“He’s got his guys he trusts, so I think once I get back in there, just to play well and that’s about it. That’s all I can control,” Vanek said of John Torchetti.
Personally, I think this has nothing to do with guys Torchetti trusts. It’s that Torchetti trusts the fact that the Chris Porters and Jordan Schroeders will play hard, be on the right side of the puck and not throw pucks away.
This has nothing to do with goal scoring and the fact Vanek’s in a slump. Zach Parise’s in a slump, too, but his work ethic doesn’t wane.
Vanek said he figured he was in trouble after the Jersey game.
more on Vanek and the Wild...
from Michael Russo of Russo's Rants,
Seventy-one games in, the Wild’s season is quickly ticking away and tonight in Newark, the Wild got smoked, 7-4.
The seven goals allowed were a season-high for the Wild and one from equaling the most allowed in a game in history.
In the heart of a playoff race, the Wild is 1-3-1 in its past five and somehow lacked battle and compete along the wall and any sense of urgency despite being one point back of Colorado for the eighth and final playoff spot.
Maybe it was just the natural sag or the wind being taken out of its sail, like Ryan Suter said, from being down 2-zip just 94 seconds into the game, but regardless of the reason, the Wild can’t afford that at this point and, as Nino Niederreiter said, games like that can’t happen.
There’s no doubt Devan Dubnyk needs to be better, but the second period was a train wreck defensively. The Wild was on the wrong side of the puck countless times and basically didn’t follow the system by going into an aggressive forecheck according to coach John Torchetti. Players were soft along the wall, soft on pucks, soft with their positioning. They were beaten to loose pucks, beaten to wall battles like they didn’t want to battle at all.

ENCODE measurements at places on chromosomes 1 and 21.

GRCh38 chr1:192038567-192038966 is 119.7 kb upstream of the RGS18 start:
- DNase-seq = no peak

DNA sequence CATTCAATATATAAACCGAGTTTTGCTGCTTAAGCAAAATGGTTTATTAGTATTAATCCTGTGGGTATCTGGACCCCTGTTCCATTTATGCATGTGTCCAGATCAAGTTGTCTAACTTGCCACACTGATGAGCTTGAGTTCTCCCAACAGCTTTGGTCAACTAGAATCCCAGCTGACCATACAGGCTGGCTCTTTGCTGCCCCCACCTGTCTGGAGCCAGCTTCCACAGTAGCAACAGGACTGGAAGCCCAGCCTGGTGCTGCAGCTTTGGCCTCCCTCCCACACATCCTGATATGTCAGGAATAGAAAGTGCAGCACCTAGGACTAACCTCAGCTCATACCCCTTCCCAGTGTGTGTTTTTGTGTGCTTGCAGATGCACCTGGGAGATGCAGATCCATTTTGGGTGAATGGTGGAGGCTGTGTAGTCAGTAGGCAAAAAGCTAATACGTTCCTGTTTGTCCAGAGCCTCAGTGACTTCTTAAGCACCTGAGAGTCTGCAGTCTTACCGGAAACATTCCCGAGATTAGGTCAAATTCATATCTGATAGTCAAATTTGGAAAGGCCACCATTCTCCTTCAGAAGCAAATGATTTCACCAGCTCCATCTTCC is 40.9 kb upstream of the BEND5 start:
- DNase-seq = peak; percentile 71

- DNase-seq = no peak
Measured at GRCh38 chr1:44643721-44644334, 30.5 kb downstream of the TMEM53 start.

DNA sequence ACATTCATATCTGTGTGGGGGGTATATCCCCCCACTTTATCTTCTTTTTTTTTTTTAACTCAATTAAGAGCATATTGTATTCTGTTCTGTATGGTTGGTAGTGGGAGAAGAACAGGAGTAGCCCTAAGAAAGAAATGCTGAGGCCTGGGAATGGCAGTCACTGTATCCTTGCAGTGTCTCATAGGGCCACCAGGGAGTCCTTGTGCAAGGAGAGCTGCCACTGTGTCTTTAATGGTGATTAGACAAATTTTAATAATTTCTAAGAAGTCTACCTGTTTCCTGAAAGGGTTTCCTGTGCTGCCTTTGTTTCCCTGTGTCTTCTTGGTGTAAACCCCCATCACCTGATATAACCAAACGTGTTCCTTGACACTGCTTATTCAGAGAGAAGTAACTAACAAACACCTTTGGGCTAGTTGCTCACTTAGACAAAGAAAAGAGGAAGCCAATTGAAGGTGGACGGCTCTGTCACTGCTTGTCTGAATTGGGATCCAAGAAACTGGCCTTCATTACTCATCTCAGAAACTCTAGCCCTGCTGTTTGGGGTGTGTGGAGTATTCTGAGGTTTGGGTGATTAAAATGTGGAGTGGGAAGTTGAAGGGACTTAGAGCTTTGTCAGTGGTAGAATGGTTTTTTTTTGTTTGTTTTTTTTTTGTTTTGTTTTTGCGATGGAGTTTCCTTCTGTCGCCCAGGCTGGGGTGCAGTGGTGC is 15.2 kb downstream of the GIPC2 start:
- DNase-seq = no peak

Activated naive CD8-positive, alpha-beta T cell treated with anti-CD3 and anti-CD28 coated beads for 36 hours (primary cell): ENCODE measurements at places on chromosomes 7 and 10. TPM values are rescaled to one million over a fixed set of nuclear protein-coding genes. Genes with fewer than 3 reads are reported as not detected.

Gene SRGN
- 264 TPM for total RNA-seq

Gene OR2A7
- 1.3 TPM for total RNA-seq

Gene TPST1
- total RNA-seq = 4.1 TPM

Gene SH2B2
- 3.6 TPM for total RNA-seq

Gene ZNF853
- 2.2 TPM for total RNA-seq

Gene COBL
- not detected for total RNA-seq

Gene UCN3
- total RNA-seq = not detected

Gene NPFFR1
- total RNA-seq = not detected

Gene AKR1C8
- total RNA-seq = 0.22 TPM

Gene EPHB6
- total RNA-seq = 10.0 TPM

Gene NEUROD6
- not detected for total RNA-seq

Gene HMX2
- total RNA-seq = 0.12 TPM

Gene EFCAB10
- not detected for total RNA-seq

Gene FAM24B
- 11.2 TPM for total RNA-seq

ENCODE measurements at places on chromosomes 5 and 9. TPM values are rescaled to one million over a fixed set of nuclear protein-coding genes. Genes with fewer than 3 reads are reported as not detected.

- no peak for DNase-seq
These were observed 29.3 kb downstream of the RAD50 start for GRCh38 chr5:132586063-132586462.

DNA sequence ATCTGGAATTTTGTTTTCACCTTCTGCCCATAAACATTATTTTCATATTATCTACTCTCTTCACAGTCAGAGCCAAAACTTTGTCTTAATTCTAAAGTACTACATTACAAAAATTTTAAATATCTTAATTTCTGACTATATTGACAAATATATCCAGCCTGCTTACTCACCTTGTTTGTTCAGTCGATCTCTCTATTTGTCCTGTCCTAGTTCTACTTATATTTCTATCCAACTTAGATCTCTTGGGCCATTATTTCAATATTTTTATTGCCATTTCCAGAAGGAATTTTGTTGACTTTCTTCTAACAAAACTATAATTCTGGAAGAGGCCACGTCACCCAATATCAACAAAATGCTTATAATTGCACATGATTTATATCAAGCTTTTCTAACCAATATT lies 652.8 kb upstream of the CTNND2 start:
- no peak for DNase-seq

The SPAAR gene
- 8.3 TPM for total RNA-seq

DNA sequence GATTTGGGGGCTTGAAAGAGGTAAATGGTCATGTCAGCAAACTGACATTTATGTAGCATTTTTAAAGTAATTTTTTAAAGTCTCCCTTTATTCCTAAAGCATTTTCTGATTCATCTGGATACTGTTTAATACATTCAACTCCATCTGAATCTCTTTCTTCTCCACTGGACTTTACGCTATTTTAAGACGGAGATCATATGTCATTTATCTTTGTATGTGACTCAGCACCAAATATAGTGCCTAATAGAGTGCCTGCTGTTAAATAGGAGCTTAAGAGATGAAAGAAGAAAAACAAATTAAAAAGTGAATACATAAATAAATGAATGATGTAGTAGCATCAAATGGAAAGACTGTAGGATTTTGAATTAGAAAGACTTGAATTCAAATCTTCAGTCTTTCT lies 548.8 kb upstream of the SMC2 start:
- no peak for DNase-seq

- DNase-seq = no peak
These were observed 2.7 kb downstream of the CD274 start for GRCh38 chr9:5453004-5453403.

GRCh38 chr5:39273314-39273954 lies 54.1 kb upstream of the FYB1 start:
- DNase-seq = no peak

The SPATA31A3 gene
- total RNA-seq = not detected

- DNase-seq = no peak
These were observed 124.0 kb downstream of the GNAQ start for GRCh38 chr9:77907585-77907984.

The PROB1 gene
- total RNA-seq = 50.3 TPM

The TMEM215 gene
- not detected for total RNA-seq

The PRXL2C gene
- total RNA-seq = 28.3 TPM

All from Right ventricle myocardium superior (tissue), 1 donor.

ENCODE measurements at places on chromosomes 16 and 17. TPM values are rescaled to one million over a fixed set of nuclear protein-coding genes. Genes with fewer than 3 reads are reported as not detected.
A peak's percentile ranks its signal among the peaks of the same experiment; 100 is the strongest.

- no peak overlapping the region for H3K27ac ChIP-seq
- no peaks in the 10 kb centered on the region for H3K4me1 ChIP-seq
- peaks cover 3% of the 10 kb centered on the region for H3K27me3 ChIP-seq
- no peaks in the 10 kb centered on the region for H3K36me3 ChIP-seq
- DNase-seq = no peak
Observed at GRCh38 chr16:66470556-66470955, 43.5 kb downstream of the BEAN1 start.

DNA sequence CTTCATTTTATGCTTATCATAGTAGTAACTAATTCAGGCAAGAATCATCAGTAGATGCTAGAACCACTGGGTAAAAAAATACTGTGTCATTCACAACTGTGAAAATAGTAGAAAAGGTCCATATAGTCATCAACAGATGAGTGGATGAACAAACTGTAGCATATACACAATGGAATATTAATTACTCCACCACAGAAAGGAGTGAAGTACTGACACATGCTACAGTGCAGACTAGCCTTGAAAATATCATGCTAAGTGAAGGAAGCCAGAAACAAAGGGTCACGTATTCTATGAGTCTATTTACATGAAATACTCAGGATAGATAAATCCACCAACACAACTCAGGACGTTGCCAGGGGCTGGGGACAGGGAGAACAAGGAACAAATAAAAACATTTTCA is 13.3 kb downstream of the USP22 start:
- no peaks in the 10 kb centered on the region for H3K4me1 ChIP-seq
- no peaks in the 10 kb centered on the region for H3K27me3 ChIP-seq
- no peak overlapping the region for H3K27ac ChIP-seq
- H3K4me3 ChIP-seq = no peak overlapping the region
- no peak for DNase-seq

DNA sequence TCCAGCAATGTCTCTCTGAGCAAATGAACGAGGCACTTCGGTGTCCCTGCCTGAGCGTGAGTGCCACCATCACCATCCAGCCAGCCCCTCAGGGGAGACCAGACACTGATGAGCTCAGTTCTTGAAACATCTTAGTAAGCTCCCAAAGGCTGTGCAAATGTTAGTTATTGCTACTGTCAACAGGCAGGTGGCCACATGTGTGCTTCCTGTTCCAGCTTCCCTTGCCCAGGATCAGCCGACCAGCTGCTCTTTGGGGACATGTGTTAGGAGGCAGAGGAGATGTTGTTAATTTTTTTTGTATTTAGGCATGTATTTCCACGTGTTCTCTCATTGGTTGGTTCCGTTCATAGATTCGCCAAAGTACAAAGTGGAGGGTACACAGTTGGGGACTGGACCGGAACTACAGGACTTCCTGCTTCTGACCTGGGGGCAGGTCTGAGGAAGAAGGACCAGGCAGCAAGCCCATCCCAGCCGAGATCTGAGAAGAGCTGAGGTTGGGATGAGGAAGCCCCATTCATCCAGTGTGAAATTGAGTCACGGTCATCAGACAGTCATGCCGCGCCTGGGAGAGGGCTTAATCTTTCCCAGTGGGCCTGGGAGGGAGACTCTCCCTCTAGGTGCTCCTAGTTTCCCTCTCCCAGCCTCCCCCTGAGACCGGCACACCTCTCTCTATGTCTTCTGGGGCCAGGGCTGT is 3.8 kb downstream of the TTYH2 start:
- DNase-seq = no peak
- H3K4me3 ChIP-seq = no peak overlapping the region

It was a disappointing game toward the tail end a disappointing season because regardless of the outcome this season – playoffs or not, it was not supposed to be this way for the Wild.
Game highlights are below...
from Michael Russo of Russo's Rants,
The gameplan was so obvious tonight on how to beat the Oilers, yet the Wild basically defied the gameplan.
Chip the puck, chase it down, win the battle.
So what happened in the first period? The Wild finished with one credited hit. One.
I normally take hits, takeaways and giveaways with a grain of salt on the NHL’s subjective stat sheet, but that one David Jones hit was indicative of everything we saw in the first period: a team not following the gameplan.
Playing a blue line without four of six regulars, the Wild refused to get the puck deep. There’s not a coach in the league that wouldn’t have impressed upon his team to take advantage of such an inexperienced blue line by hitting them, cycling on them and tiring them out.
And yet, the Wild, from normally reliable defensemen Jared Spurgeon and Jonas Brodin, to forwards like Mikko Koivu, Zach Parise and Thomas Vanek, kept turning pucks over all over the ice.
The overpassing against a goalie that has given up 11 goals in his last eight starts (Cam Talbot) was unbelievable. In the second period, Justin Fontaine got two guys driving the net and instead of letting her rip, he pulled up and tried to saucer a pass that was broken up. A shift later, Vanek did the same thing.
Watch the game highlights below...
Devan Dubnyk post-game after the Wild lost 4-2 to the Blues, via Michael Russo of Russo's Rants,